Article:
A good number of farmers, vineyards, and ranchers actually hire “Water witches” to find water on their property in drought stricken California.  I assume that their “belief” in the ability of dowsing rods to locate “underground rivers” is not uncommon among the population at large across the United States.  The fact is that the public has very little understanding of groundwater and groundwater aquifers, which is primarily the fault of the inability or lack of interest of the hydrologic community to help to educate them.  Most groundwater aquifers are not going to have the ability to be tapped in a very specific location rather than another location hundreds of feet in any particular direction. Groundwater systems are do not typically have boundaries as clearly defined as the edge of a river.  In fact the hydrologic system associated with a river doesn’t stop at its banks, but actually extends into the local or regional groundwater system associated with its floodplains, riparian areas, and neighboring wetlands.

The implications of how groundwater systems function means that a “Water witch” trying to use dowsing rods to locate a precise location at which to drill to tap into groundwater is really not a doing a farmer much of a favor.  If the farmer drilled at a similar ground elevation in the valley a few hundred feet in any direction would be equally as likely to identify a water source.  The use of dowsing rods to locate groundwater drilling locations is similar to hiring astrologers to predict our future.  While they may find water, it was as if they were throwing darts at a wall.  They were very likely to find water no matter of the location that they identified and it is more likely that a farmer just lined someone’s pocket with $500 that has no real ability to identify water that couldn’t have been found by drilling an exploratory well.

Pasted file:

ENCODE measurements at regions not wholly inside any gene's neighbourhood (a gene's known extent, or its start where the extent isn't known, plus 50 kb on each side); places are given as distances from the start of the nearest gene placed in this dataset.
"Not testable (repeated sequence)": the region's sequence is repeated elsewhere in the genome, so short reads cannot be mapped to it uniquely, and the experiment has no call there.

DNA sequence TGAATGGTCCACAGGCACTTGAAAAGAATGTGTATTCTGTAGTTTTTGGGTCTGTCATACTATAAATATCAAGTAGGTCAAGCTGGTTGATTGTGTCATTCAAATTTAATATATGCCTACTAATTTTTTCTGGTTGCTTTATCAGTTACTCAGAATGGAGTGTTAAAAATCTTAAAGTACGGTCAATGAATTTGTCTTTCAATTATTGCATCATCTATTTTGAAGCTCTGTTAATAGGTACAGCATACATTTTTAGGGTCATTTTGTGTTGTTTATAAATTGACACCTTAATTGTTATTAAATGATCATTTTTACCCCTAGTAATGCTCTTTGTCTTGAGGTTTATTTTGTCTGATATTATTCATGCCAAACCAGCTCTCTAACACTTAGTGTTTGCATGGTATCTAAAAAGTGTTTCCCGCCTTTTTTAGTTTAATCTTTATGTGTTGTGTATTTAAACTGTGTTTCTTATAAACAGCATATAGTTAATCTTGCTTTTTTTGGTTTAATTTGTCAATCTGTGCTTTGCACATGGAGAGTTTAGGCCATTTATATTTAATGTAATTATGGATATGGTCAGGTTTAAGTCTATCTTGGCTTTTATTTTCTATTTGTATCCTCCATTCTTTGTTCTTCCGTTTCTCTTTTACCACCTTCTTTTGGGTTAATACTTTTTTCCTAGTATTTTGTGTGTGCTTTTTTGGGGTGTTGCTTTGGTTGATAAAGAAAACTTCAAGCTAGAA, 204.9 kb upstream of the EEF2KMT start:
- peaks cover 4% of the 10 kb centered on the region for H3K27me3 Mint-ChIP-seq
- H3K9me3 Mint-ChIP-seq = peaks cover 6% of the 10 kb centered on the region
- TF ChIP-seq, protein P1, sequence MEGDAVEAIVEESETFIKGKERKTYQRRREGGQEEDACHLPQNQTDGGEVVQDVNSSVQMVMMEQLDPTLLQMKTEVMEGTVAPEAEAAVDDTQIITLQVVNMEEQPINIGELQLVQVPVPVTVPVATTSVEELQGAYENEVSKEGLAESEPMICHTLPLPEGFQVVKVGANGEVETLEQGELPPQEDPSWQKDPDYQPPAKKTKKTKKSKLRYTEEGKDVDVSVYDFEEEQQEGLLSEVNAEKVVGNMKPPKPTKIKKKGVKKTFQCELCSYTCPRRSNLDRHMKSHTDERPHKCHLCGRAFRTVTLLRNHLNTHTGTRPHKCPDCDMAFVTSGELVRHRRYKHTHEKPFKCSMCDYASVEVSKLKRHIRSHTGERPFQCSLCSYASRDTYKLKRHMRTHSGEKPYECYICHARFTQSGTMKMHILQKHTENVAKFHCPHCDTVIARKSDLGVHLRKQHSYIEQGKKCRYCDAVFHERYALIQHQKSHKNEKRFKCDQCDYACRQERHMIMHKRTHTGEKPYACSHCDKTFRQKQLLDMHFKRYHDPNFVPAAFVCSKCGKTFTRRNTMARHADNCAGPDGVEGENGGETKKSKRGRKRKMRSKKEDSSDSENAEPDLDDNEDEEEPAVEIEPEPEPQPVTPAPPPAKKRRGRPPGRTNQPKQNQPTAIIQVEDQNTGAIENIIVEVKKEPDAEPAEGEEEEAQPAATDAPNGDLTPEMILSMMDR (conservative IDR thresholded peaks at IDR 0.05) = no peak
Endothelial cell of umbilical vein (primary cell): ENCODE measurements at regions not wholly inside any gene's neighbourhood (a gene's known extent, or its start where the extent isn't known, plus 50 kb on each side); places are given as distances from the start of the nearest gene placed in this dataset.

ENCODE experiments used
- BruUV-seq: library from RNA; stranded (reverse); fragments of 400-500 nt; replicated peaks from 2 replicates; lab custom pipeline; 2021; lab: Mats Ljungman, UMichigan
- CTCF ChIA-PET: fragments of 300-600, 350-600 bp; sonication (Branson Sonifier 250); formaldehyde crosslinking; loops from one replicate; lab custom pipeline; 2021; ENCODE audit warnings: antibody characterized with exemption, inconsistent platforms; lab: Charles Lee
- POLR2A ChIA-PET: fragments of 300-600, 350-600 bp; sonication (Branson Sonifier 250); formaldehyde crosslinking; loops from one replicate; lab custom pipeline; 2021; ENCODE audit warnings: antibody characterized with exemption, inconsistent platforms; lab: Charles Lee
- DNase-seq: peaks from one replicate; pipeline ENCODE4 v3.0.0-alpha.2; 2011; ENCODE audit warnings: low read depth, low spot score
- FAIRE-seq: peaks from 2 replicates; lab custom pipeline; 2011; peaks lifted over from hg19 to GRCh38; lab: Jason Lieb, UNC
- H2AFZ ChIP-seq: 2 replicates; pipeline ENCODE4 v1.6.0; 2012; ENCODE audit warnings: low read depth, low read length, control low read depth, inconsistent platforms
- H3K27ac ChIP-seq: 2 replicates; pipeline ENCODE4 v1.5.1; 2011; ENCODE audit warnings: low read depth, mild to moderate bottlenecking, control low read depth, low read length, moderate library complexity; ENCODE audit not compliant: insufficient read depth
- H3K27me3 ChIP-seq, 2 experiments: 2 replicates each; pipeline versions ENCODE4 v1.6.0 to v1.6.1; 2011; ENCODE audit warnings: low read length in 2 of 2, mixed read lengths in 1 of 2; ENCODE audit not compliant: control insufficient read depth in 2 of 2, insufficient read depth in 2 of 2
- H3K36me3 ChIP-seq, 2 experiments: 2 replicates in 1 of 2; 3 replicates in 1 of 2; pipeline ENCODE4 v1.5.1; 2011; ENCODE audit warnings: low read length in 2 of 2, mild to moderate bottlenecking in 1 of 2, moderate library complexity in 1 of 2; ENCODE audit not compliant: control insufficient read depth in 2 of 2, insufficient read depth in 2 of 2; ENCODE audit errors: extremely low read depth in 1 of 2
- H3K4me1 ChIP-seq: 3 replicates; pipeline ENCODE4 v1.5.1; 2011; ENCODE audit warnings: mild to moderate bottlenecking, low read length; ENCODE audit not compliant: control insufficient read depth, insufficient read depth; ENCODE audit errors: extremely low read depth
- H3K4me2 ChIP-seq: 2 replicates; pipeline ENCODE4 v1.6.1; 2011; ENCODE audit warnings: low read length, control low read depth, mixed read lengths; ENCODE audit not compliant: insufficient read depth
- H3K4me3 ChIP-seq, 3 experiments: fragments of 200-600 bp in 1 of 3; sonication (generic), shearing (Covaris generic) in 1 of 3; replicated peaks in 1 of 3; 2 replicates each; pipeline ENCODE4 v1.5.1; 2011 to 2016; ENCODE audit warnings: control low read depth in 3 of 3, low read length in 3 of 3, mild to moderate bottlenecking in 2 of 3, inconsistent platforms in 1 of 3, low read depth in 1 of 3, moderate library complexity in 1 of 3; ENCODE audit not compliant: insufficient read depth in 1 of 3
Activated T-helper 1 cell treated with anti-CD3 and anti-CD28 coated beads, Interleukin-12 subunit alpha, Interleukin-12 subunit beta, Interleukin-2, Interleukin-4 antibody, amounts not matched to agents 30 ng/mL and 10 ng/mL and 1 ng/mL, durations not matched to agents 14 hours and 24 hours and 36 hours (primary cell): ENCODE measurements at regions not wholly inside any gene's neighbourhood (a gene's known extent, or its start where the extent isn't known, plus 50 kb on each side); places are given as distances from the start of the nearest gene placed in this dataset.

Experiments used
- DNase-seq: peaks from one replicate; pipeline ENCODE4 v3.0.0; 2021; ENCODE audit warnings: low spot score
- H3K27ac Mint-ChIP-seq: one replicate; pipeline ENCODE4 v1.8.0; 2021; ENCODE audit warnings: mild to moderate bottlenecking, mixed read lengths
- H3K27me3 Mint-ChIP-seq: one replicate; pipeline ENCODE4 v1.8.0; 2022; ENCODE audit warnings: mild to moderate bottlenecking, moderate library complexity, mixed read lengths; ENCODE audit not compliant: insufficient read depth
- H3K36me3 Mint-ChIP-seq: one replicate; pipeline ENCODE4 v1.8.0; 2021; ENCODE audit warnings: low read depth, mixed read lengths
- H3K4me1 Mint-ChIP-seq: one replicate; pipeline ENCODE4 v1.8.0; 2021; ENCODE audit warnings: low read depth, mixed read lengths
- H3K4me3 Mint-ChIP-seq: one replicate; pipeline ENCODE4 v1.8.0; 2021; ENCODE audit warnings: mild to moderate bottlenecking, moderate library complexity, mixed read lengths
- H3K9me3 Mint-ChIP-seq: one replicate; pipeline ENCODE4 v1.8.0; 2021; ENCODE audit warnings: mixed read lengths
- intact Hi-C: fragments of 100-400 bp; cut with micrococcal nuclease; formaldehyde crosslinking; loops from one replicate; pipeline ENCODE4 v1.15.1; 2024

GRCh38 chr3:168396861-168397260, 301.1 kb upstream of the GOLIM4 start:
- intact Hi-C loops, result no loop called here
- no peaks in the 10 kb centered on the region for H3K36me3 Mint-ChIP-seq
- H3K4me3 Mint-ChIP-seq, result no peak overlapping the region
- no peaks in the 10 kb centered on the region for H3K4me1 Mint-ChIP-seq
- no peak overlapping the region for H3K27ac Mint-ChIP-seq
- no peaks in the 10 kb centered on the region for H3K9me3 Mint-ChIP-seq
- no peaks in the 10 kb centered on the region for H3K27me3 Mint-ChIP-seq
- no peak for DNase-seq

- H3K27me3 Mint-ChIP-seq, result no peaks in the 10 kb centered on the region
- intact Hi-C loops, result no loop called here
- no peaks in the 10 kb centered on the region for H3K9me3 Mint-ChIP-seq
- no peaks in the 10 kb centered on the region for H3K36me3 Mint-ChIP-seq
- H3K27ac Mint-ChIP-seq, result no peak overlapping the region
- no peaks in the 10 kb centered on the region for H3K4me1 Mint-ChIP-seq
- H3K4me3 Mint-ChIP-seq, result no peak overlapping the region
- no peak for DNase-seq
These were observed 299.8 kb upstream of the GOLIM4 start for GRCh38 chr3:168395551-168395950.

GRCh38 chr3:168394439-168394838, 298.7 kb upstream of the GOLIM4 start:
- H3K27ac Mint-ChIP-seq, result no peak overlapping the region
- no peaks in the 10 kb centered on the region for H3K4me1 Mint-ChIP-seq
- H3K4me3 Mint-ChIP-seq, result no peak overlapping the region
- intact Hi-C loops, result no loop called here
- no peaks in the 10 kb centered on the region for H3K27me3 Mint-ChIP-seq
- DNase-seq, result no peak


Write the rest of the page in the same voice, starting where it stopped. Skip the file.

A bunch of articles were produced over the last day or two that reference reports by USGS  about the use dowsing rods.  For more information, the USGS has printed reports about water dowsing (available at this link) and the history of water dowsing (available here).  I recommend that anyone interested in hiring “water witch” to find drillable water, take a look at the USGS reports.  You may learn a thing or two and save yourself $500.…

African Tigerfish swallow birds in mid-air

African Tigerfish swallow birds in mid-air

A number of news sources have picked up a story about the African Tigerfish swallowing swallows in mid-air (pardon the pun). This post shows the original video as uploaded by the researchers.  The original research paper can be found at this link to the Journal of Fish Biology. The video was captured at Schroda Dam, near Limpopo, South Africa.